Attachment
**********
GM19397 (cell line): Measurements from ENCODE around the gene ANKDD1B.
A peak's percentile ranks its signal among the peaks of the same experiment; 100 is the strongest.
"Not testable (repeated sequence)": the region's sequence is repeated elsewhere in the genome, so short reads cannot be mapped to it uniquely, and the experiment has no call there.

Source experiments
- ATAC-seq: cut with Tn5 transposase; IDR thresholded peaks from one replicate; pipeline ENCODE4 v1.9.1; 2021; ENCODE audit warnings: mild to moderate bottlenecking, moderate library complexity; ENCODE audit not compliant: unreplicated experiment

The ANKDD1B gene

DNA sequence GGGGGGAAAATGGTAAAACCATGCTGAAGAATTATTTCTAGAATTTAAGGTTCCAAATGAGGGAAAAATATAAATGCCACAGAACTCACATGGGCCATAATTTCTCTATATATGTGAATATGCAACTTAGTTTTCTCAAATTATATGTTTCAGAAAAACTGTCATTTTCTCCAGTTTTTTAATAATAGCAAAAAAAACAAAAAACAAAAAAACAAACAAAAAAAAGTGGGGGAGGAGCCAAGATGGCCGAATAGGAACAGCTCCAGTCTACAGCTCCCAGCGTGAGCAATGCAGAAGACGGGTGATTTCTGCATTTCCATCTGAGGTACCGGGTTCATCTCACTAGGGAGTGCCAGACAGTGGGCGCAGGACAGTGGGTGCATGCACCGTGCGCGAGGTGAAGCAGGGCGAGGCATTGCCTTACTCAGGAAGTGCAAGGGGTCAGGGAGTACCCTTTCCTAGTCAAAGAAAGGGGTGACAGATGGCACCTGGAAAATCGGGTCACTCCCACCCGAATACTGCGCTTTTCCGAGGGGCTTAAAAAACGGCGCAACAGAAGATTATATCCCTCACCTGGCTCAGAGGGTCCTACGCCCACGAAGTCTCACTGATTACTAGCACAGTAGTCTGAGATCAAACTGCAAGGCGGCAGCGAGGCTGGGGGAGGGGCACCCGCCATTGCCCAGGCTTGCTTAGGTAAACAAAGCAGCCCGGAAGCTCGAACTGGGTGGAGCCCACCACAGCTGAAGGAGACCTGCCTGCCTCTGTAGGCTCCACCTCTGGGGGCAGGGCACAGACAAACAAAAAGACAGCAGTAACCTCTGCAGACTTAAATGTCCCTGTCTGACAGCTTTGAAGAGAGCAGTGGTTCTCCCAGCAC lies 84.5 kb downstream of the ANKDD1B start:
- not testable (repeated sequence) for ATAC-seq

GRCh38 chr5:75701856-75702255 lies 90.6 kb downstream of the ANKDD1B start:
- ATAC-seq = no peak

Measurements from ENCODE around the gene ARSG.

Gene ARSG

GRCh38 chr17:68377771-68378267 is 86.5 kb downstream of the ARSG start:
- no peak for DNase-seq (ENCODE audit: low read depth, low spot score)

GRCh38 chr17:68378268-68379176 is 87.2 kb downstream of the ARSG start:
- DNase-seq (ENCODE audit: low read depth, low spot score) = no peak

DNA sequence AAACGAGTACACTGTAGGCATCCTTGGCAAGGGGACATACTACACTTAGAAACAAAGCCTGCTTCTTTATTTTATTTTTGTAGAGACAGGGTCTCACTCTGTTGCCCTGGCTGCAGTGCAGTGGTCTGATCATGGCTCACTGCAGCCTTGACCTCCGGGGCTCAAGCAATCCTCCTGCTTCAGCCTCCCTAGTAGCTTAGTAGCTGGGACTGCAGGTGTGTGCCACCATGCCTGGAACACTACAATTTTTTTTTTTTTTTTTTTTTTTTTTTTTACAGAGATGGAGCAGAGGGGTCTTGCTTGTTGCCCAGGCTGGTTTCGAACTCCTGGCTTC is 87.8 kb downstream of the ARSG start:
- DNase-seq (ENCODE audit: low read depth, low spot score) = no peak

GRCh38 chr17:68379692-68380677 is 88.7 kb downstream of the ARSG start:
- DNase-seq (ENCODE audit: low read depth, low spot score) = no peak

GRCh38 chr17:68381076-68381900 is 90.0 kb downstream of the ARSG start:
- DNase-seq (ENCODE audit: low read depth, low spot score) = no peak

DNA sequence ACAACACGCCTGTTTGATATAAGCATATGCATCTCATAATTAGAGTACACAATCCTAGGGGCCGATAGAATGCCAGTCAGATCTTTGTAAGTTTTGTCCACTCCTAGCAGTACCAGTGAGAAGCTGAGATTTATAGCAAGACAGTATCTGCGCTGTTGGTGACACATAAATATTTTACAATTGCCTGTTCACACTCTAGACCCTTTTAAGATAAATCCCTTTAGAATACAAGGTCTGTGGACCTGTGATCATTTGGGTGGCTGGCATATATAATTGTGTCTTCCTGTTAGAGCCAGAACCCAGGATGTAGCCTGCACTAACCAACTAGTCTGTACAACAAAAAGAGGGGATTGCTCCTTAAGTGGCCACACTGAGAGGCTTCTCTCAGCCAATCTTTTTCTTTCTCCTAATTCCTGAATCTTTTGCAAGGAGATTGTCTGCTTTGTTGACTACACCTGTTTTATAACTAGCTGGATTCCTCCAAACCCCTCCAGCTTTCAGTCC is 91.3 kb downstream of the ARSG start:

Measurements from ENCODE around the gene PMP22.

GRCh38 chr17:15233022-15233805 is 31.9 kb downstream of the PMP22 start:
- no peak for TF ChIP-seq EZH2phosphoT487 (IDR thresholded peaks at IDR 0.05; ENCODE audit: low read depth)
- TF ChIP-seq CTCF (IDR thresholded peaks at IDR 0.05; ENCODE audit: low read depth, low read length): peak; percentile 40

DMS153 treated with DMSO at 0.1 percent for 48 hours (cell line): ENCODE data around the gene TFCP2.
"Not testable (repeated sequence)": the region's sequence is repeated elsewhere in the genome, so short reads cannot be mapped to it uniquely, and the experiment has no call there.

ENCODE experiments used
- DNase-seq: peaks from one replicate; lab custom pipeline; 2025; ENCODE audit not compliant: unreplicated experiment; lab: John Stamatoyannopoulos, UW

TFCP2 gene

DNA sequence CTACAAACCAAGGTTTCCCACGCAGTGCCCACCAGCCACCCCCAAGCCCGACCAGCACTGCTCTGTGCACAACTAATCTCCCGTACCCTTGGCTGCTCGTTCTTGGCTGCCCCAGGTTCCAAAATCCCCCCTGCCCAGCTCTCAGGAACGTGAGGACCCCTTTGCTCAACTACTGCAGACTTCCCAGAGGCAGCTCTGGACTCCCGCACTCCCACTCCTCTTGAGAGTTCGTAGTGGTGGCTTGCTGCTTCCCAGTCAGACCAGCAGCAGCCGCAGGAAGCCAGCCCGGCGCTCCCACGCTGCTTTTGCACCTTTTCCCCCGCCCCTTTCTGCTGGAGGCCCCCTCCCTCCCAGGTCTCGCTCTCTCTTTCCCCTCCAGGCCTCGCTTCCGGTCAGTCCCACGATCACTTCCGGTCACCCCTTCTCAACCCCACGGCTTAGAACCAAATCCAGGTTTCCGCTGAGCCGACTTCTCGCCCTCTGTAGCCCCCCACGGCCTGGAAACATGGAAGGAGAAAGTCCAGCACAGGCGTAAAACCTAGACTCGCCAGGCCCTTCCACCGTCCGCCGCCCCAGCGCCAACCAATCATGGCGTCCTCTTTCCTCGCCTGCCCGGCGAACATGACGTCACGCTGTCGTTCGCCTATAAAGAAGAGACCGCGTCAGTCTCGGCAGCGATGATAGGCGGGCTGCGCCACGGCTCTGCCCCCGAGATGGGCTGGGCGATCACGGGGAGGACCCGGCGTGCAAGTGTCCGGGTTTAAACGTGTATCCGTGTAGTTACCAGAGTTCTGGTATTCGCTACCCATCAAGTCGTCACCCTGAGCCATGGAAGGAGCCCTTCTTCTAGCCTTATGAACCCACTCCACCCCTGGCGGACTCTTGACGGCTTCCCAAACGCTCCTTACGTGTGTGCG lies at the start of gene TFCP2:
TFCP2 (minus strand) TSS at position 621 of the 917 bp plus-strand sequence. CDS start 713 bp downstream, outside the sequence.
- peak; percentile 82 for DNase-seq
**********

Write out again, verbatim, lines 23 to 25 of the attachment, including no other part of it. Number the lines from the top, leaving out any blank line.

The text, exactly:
DNA sequence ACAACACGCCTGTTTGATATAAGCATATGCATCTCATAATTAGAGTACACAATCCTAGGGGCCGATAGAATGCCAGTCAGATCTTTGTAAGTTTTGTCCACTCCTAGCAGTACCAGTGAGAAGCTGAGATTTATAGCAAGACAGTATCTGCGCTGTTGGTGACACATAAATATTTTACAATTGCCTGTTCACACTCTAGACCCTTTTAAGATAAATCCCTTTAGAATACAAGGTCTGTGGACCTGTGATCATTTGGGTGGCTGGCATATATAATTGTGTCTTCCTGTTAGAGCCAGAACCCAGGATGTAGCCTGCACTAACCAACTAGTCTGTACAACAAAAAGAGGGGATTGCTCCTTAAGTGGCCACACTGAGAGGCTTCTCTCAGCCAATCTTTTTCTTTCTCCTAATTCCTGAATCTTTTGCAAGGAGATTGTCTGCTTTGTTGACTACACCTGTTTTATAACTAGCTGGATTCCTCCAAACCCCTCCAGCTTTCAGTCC is 91.3 kb downstream of the ARSG start:

Measurements from ENCODE around the gene PMP22.

GRCh38 chr17:15233022-15233805 is 31.9 kb downstream of the PMP22 start: